- The Washington Times - Saturday, November 12, 2005

As Congress struggles to complete work on the 2006 budget, the White House tells the Pentagon to cut between $13 billion and $15 billion from the 2007 defense budget and billions more in coming years.

The military is in combat in Iraq and Afghanistan, has what Robert Kaplan calls “imperial grunts” in scores of countries fighting terrorism and protecting American interests and must prepare against increasingly dangerous and assertive rogue states, unstable alliances and rising or resurgent powers. The Bush administration proposing defense cuts raises serious questions about both its fiscal policy and military strategy.

The administration wants to reduce the budget deficit while continuing to cut taxes. Even though the Office of Management and Budget (OMB) has forecast a $341 billion deficit for 2006, Republican leaders are still considering a new tax cut package of up to $70 billion.

But mandatory social-welfare spending is projected to account for 56 percent of outlays in 2007. The president himself made this worse by pushing through a new Medicare prescription drug benefit, which the Heritage Foundation estimates will cost $37.4 billion in 2006 and $52.5 billion in 2007. Mandatory spending increases squeeze so-called discretionary accounts that fund the legitimate core functions of government, including national security, infrastructure and disaster relief.

With no political will in Congress to roll back the mandatory programs, restrained nondefense discretionary spending will not balance the budget. There must be a realistic look at the revenue side. According to the OMB, tax revenue in 2004, 2005 and 2006 averaged only 17.1 percent of GDP, the lowest since 1959. Even at the height of the Reagan tax cuts of 1983-86, tax revenues averaged 17 percent of GDP.

The OMB says the 40-year average for tax revenues is 18.2 percent of GDP. OMB projections show tax revenues remaining below the historic level beyond 2010, with continuing deficits.

In supply-side theory, tax cuts stimulate economic growth. The tax base then expands so revenues are maximized at lower rates. This seemed to work during the Reagan administration. For nonrecession years 1983-1989, tax revenues rose 65.2 percent. But looking at the same number of years as projected by the OMB, 2003-2009, tax revenues will only increase 48 percent. For an equivalent period of the Clinton administration, when tax rates were higher, revenues for 1993-1999 went up 58.3 percent and produced a budget surplus.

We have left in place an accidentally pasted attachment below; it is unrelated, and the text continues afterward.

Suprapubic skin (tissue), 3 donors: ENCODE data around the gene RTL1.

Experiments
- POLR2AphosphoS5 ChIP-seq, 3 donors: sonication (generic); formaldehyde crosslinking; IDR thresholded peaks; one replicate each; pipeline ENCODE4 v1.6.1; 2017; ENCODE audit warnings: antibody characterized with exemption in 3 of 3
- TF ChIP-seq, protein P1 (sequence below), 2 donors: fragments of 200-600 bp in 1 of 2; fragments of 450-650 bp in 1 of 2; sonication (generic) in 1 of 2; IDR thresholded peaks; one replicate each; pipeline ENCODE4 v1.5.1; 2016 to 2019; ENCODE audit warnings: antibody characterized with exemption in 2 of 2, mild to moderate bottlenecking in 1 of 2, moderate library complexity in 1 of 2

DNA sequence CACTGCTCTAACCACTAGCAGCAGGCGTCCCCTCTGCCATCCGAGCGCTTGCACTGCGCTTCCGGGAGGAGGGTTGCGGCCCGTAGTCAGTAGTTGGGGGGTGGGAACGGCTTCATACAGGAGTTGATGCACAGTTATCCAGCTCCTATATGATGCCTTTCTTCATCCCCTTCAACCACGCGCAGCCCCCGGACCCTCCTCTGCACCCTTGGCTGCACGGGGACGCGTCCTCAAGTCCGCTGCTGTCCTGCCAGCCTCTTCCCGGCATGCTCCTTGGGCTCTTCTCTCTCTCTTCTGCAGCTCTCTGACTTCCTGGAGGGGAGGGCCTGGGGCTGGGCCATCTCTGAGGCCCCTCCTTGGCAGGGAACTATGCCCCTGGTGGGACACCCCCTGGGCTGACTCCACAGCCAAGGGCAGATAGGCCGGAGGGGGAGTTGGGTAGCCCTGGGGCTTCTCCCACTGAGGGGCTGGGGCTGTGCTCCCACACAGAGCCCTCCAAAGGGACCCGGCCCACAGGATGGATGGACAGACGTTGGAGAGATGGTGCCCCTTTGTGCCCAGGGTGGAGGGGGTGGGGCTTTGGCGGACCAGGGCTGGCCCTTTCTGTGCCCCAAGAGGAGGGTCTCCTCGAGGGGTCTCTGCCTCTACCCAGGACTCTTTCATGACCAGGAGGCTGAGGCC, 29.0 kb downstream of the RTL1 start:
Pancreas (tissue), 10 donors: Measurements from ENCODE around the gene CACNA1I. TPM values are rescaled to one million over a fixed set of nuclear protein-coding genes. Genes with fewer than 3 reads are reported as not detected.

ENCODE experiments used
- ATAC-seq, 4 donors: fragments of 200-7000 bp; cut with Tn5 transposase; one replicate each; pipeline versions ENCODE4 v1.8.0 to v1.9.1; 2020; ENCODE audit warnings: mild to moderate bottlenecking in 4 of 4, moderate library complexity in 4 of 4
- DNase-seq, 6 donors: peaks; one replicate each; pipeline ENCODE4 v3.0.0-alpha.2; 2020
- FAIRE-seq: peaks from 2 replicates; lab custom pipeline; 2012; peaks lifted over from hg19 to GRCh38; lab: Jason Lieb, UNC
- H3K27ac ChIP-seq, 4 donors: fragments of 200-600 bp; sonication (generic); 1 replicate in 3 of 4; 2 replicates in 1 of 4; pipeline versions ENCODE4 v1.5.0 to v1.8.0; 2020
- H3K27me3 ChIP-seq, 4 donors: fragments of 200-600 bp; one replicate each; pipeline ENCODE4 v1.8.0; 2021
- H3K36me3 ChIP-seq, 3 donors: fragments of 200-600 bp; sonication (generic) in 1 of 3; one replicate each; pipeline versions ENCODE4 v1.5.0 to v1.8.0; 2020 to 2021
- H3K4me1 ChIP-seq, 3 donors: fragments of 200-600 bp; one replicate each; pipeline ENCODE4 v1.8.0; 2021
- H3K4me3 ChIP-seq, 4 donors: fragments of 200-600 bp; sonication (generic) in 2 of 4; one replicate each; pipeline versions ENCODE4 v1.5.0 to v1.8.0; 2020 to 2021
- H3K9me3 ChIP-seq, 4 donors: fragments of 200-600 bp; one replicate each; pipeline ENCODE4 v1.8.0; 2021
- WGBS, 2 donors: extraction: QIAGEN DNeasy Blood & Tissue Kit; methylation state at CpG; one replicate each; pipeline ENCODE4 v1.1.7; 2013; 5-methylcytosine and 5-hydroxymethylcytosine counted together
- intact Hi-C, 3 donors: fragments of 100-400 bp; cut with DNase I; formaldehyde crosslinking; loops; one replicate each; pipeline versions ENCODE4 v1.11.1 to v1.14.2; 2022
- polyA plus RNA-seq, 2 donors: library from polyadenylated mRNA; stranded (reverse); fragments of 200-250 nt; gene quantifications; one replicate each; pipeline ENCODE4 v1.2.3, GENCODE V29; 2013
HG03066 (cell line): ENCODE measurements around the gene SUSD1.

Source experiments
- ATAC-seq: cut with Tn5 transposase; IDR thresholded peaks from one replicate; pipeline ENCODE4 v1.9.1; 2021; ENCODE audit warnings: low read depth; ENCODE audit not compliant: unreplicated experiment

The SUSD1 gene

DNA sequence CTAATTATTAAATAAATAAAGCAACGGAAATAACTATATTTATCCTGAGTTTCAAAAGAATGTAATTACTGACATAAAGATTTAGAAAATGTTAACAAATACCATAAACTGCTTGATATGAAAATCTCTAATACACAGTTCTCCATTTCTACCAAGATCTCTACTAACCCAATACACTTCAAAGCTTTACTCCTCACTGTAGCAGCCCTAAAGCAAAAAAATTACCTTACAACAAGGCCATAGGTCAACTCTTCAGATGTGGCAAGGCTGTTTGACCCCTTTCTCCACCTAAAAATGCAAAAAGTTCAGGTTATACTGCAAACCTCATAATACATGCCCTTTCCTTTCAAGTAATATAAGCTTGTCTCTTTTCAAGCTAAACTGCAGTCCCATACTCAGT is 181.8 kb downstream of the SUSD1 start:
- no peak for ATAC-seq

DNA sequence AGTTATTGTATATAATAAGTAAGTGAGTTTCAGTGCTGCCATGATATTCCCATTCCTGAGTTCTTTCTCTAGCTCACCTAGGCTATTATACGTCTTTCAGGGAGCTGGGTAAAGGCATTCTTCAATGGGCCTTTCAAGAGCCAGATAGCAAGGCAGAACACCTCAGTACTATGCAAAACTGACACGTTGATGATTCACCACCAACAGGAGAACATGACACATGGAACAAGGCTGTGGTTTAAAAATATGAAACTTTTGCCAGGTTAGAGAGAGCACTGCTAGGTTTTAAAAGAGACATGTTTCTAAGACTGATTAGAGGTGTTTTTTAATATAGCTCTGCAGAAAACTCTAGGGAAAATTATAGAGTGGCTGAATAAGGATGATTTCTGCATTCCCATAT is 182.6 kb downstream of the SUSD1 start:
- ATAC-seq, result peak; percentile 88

It is possible to overtax an economy and slow economic growth. It also is possible to undertax it and thus not harvest the benefits of growth. President George W. Bush has weakened, not strengthened, the government fiscal structure.

He has also failed to strengthen the military, which was drastically downsized by more than a third in the 1990s. The false notion the post-Cold War world would be a “new order” of harmonious globalization misled the Clinton administration into thinking the military establishment built during the Reagan administration would no longer be needed. Yet, for inexplicable reasons, Defense Secretary Donald Rumsfeld has resisted all congressional Republican efforts to rebuild forces.

Searching for the minimal force in Iraq, and failing to plan for the postinvasion reconstruction, were attempts to fight the war on the cheap. Military history indicates this often is the most expensive option in the long run. And much of the extra cost is paid in blood, as enemies manage to rebuild and exploit weak spots in our overstretched forces.

But Iraq is not the only problem. Cutting big-ticket items such as fighter planes and destroyers appeals to bean-counters obsessed with terrorism at the low end of the conflict spectrum. Terrorists are dangerous, but weak. The real threats to U.S. pre-eminence come not from cave dwellers but other nations with resources only governments can muster for regional or global challenges. It is essential to maintain American superiority at the high end of the spectrum, from research lab to factory floor to the battlefield.

The Navy, for example, has been studying the minimum number of warships it needs to fulfill its global role as the vanguard of U.S. power projection. The number appears to be 310 to 320, but current shipbuilding plans are insufficient to keep the fleet from declining further below its current 281 ships.

The Bush administration seems unwilling to mobilize the resources needed to carry out its ambitious (and worthy) foreign policy agenda. In Tehran, Beijing, Moscow, Pyongyang and other capitals, the “shock and awe” of the initial Iraqi blitz has worn off. America’s rivals have always told themselves Washington lacked the long-term commitment to maintain its world leadership. Their only hope to prevail is if the United States proves to be a decadent society whose wealth is a source of weakness rather than of strength. If a Republican administration fails to rebuild the military, what hope do our soldiers have?

William Hawkins is senior fellow at the U.S. Business and Industry Council.

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